July 15, 2010

Posted by John

Tagged gems and mongodb

Older: Mongo Scout Plugins

Newer: Creating Duplicable Objects

Caching With Mongo

For those of you that do not follow me on Twitter or Github, a while back I released Bin, an ActiveSupport MongoDB cache store. Since I have been quiet here, I thought I would talk a bit about it to help get back in the swing of things.

Using Bin is just like using any other AS cache store.

connection = Mongo::Connection.new
db = connection['bin_cache']

Rails::Initializer.run do |config|
  config.cache_store = Bin::Store.new(db)
end

Once you have set things up, you can use all the typical Rails.cache methods.

Rails.cache.write('foo', 'bar')
Rails.cache.read('foo') # 'bar'

Rails.cache.fetch('foo') do
  # some expensive thing
end

The list goes on, but in the interest of brevity, I will just link you to the specs. The cool thing about bin is that it supports both ActiveSupport 2 and 3 along with Ruby 1.8.7 and 1.9.1. Oh, and it supports expires with the same API as the memcache store.

That pretty much covers the basics, feel free to go kick the tires or hang around here a bit to learn how I made Bin work with AS2 and AS3.

Supporting AS2/3

In both ActiveSupport 2 and 3, you inhert from ActiveSupport::Cache::Store to create a new store. The difference between the version is quite subtle though. In AS3, you override the methods read, write, etc. as needed and use super with a block to get the inherited functionality. In AS2, you do the same thing, but super does not accept a block. Being that as a community we are now mugwumps (mug on Rails 2 and wumps on Rails 3), I thought it would be nice to support both.

In order to make this happen, I knew all I need to do was shim compatibility for Rails 2. So what I did is create a compatibility class that inherits from ActiveSupport::Cache::Store for AS3 and then if active support’s version is less than 3, I reopen the class and add in the compatibility stuff to make it work like 3. Here is the code in its entirety:

# encoding: UTF-8
module Bin
  class Compatibility < ActiveSupport::Cache::Store
    def increment(key, amount=1)
      yield
    end

    def decrement(key, amount=1)
      yield
    end
  end

  if ActiveSupport::VERSION::STRING < '3'
    class Compatibility
      def write(key, value, options=nil, &block)
        super(key, value, options)
        yield
      end

      def read(key, options=nil, &block)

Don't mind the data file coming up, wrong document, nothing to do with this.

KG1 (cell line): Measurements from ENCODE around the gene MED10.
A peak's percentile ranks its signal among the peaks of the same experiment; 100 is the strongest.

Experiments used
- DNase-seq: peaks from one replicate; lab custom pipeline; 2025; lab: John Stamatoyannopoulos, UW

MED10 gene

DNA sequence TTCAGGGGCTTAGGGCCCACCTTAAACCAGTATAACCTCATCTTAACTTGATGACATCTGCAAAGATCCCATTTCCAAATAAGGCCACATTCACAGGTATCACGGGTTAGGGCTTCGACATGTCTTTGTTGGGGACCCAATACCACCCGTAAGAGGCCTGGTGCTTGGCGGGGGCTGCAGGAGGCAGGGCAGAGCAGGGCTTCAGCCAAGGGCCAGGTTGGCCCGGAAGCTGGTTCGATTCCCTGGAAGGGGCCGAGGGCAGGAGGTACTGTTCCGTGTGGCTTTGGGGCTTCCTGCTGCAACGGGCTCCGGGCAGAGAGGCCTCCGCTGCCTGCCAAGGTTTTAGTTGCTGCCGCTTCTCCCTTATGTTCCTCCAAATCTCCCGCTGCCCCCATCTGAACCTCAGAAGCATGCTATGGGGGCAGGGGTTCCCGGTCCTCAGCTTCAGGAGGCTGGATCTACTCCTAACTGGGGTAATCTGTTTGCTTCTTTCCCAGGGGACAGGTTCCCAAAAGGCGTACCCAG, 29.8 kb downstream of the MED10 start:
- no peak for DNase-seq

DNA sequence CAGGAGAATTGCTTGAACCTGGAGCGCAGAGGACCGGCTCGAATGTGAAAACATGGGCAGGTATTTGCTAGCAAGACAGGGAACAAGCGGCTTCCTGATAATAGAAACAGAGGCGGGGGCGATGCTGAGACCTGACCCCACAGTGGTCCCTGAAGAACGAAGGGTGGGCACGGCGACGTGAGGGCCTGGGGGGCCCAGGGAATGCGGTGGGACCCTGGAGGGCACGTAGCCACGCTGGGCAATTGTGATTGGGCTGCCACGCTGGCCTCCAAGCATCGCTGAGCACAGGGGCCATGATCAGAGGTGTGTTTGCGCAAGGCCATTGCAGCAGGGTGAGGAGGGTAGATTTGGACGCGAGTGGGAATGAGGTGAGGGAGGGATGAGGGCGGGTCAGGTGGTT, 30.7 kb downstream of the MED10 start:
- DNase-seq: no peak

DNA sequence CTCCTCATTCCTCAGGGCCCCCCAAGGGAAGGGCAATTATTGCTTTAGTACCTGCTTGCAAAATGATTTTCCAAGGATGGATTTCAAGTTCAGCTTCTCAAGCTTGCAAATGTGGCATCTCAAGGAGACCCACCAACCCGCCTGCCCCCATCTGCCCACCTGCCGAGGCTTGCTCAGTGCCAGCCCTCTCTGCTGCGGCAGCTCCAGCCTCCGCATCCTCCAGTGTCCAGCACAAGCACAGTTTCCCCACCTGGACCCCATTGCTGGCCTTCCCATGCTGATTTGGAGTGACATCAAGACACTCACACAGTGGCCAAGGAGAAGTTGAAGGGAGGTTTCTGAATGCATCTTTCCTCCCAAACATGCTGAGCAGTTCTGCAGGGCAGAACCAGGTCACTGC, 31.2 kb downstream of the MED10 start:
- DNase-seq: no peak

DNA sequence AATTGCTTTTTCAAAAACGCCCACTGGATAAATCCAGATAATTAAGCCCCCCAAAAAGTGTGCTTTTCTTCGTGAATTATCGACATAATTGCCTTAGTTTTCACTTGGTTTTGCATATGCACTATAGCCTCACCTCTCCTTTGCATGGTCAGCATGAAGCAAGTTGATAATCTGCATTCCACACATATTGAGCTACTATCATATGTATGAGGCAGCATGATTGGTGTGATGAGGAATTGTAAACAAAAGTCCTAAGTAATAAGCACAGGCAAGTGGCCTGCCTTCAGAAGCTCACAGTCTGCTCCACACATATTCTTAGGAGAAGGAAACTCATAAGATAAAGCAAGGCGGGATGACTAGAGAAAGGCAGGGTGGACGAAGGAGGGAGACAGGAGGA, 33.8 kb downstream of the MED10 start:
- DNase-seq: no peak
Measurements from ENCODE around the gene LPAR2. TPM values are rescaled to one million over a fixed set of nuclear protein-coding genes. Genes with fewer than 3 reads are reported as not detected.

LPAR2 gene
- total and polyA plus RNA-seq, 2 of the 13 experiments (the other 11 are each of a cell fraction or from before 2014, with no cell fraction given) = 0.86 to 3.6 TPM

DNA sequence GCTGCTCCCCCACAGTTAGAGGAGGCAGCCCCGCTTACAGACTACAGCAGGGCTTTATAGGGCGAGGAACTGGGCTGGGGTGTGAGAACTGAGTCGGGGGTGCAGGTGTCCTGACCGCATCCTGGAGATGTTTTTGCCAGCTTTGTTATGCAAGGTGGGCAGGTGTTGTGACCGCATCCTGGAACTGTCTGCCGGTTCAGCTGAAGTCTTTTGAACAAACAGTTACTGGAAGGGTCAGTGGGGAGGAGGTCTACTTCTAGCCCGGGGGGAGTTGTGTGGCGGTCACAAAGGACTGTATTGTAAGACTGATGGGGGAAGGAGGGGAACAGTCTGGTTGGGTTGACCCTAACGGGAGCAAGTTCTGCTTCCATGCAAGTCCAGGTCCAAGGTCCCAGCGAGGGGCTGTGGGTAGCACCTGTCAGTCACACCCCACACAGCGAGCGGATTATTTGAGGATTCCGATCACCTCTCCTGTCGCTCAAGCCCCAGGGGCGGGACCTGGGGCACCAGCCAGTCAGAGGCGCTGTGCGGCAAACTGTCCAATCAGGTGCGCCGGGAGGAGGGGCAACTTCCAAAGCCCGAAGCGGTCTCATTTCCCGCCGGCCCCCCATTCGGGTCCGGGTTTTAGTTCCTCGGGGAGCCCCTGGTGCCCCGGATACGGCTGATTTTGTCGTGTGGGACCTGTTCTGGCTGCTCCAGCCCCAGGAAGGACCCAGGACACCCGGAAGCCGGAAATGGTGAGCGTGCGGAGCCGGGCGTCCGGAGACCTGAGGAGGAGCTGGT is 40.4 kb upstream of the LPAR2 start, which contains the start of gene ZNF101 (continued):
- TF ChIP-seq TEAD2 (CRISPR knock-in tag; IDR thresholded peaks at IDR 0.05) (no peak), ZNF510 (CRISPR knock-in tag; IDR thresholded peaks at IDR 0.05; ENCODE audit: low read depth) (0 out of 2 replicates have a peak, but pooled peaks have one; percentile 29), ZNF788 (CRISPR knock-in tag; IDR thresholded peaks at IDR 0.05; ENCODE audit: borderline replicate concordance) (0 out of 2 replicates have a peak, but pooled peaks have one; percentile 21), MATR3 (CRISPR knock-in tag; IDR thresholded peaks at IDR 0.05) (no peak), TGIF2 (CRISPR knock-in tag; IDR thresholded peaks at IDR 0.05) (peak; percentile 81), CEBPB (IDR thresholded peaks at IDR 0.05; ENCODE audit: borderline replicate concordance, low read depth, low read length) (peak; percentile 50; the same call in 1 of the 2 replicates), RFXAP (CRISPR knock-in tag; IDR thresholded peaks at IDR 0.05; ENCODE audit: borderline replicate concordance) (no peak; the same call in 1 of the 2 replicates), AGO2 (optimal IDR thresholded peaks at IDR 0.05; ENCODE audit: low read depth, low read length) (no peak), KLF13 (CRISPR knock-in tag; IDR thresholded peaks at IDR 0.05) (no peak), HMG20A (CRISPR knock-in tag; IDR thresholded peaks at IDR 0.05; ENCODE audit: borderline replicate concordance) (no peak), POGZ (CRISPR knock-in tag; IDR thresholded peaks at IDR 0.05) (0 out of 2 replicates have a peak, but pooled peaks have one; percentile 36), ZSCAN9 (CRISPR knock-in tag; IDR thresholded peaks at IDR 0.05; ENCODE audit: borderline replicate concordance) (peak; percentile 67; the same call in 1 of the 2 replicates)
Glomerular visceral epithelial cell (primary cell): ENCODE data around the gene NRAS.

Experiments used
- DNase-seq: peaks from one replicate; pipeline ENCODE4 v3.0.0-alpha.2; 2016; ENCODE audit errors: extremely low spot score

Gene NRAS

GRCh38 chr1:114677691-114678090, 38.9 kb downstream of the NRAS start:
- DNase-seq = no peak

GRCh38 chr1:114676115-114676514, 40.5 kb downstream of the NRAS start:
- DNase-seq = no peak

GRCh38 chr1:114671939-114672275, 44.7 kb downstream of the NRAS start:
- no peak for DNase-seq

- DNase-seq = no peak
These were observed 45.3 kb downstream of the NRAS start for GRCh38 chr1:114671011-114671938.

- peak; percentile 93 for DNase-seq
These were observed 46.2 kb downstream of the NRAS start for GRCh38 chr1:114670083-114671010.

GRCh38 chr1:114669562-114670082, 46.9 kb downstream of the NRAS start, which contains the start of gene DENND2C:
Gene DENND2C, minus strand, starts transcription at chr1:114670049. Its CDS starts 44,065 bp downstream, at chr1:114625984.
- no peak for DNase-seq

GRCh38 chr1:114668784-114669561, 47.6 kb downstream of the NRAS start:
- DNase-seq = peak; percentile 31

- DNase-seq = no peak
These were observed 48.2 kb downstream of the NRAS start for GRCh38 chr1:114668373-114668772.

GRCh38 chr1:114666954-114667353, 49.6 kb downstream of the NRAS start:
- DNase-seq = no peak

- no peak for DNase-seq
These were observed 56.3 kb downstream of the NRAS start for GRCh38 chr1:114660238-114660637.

super
        yield
      end

      def delete(key, options=nil, &block)
        super
        yield
      end

      def delete_matched(matcher, options=nil, &block)
        super
        yield
      end

      def exist?(key, options=nil, &block)
        super
        yield
      end
    end
  end
end

So then Bin::Store just inherits from Compatibility:

module Bin
  class Store < Compatibility
    # ... stuff
  end
end

I cringe using a specific version string comparison like above, but it was simple and worked so I went with it. The last piece of the puzzle was setting up rake tasks to run the specs against different active support versions.

namespace :spec do
  Spec::Rake::SpecTask.new(:all) do |t|
    t.ruby_opts << '-rubygems'
    t.verbose = true
  end

  task :as2 do
    sh 'ACTIVE_SUPPORT_VERSION="<= 2.3.8" rake spec:all'
  end

  task :as3 do
    sh 'ACTIVE_SUPPORT_VERSION=">= 3.0.0.beta3" rake spec:all'
  end
end

desc 'Runs all specs against Active Support 2 and 3'
task :spec do
  Rake::Task['spec:as2'].invoke
  Rake::Task['spec:as3'].invoke
end

Note that I make an all task to run the specs then two distinct tasks to run against AS2 and AS3. All those tasks do is set an environment variable that I use in the test to force a particular version.

gem 'activesupport', ENV['ACTIVE_SUPPORT_VERSION']

Now when I run rake, it runs the tests against a 2.3 and a 3.0+ version of ActiveSupport so I know when something goes wrong with either. No flipping gem sets or other shenanigans. As always, if you have improvements or other way so doing stuff like this, please let me know. I am here to learn people.

Using Bin on the last project I worked on to cache large fragments of the layout significantly reduced response times. Always fun to see numbers like that drop after a deploy!

5 Comments

  1. Do you have any statistics to show the performance of using Mongo in comparison to something like Memcached? Are there any particular benefits?

  2. Does rails 3 now work with 1.9.1? I thought you could only use 1.8.7 or rails-head (or rc2 etc)

  3. @Ryan Townsend: Nope, no statistics. If you are looking for pure perf, something that is only in memory is ideal and as such memcached would be. If you already have Mongo running and just need some help speeding up a few things, this will get you there.

    @Mark: No clue. I don’t actually follow that. All I know is the tests all pass. :)

  4. Your compatibility layer is not enough to make it work on Rails 3, it does raise a “NotImplementedError” when trying to call read_entry. write_entry, read_entry and delete_entry should be used instead of write, read and delete a bit like what I’ve done for mongo_store http://github.com/openhood/mongo_store/commit/44b17f3896345bfe5f4c9a2eef2f85d1d329f2d5

  5. Just try this to see the issue:

    store = Bin::Store.new(MongoMapper.connection['bin_cache'])
    config.cache_store = store
    I18n::Backend::Simple.send(:include, I18n::Backend::Cache)
    I18n.cache_store = store
    

    then I18n.t(“anything”)

Thoughts? Do Tell...


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Authored by John Nunemaker (Noo-neh-maker), a web developer and programmer who has fallen deeply in love with Ruby. More about John.

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